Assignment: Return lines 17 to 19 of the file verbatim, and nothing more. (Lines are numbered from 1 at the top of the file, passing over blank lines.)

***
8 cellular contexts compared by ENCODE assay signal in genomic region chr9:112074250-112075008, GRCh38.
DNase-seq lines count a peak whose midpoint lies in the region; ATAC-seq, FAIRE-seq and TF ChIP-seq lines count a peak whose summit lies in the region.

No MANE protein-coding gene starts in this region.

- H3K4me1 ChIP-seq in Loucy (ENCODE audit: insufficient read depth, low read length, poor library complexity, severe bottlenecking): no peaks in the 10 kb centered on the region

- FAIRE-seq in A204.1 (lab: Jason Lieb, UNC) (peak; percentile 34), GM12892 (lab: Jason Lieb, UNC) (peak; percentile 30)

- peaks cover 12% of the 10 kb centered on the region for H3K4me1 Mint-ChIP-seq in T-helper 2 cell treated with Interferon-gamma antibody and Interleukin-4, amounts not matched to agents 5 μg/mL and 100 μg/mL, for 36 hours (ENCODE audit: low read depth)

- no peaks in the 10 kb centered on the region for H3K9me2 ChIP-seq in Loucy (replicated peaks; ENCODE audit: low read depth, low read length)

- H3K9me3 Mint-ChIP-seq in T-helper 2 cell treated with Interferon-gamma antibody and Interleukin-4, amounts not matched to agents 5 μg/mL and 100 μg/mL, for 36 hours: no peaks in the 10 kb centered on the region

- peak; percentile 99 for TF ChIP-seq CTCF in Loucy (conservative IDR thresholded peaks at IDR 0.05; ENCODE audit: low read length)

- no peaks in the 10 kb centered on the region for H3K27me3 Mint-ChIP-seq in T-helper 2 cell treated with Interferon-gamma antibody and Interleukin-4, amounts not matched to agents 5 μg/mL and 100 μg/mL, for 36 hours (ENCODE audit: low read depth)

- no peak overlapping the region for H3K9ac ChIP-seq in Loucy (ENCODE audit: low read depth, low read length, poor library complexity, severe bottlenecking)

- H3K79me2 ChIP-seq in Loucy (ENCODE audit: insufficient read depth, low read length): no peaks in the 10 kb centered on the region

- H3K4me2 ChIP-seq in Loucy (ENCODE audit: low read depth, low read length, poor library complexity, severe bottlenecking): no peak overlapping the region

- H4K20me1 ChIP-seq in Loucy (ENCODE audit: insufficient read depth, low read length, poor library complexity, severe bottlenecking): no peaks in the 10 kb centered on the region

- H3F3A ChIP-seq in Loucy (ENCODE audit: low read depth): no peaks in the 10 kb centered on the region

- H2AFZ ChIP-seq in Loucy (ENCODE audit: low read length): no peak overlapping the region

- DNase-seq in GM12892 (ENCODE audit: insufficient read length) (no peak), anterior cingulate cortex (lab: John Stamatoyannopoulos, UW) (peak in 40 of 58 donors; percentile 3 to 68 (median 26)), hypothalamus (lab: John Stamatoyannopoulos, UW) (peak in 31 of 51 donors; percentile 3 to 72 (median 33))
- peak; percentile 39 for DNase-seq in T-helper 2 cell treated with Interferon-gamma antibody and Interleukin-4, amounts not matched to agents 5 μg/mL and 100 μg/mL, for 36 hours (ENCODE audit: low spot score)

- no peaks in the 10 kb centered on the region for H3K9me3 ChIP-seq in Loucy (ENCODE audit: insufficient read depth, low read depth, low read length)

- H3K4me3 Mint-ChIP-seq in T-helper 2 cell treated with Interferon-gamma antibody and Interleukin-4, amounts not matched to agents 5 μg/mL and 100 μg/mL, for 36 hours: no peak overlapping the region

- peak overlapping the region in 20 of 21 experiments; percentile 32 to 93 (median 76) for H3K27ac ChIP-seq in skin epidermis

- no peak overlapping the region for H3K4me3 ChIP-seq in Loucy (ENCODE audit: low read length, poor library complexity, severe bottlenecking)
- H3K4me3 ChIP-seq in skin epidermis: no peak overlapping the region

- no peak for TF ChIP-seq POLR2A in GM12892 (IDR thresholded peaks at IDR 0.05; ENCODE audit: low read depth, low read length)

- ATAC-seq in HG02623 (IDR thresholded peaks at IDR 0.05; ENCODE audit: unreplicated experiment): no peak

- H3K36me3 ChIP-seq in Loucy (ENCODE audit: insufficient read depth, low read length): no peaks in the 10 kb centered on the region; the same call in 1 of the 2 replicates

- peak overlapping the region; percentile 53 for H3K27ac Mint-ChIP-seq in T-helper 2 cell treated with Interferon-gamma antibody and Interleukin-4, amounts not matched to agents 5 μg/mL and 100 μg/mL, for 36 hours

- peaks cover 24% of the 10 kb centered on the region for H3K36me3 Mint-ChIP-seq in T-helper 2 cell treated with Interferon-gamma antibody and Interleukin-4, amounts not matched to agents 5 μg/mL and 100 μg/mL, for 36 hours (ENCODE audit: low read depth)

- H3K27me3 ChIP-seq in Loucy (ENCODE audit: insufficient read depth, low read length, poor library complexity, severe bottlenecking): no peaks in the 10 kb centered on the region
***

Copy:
- DNase-seq in GM12892 (ENCODE audit: insufficient read length) (no peak), anterior cingulate cortex (lab: John Stamatoyannopoulos, UW) (peak in 40 of 58 donors; percentile 3 to 68 (median 26)), hypothalamus (lab: John Stamatoyannopoulos, UW) (peak in 31 of 51 donors; percentile 3 to 72 (median 33))
- peak; percentile 39 for DNase-seq in T-helper 2 cell treated with Interferon-gamma antibody and Interleukin-4, amounts not matched to agents 5 μg/mL and 100 μg/mL, for 36 hours (ENCODE audit: low spot score)

- no peaks in the 10 kb centered on the region for H3K9me3 ChIP-seq in Loucy (ENCODE audit: insufficient read depth, low read depth, low read length)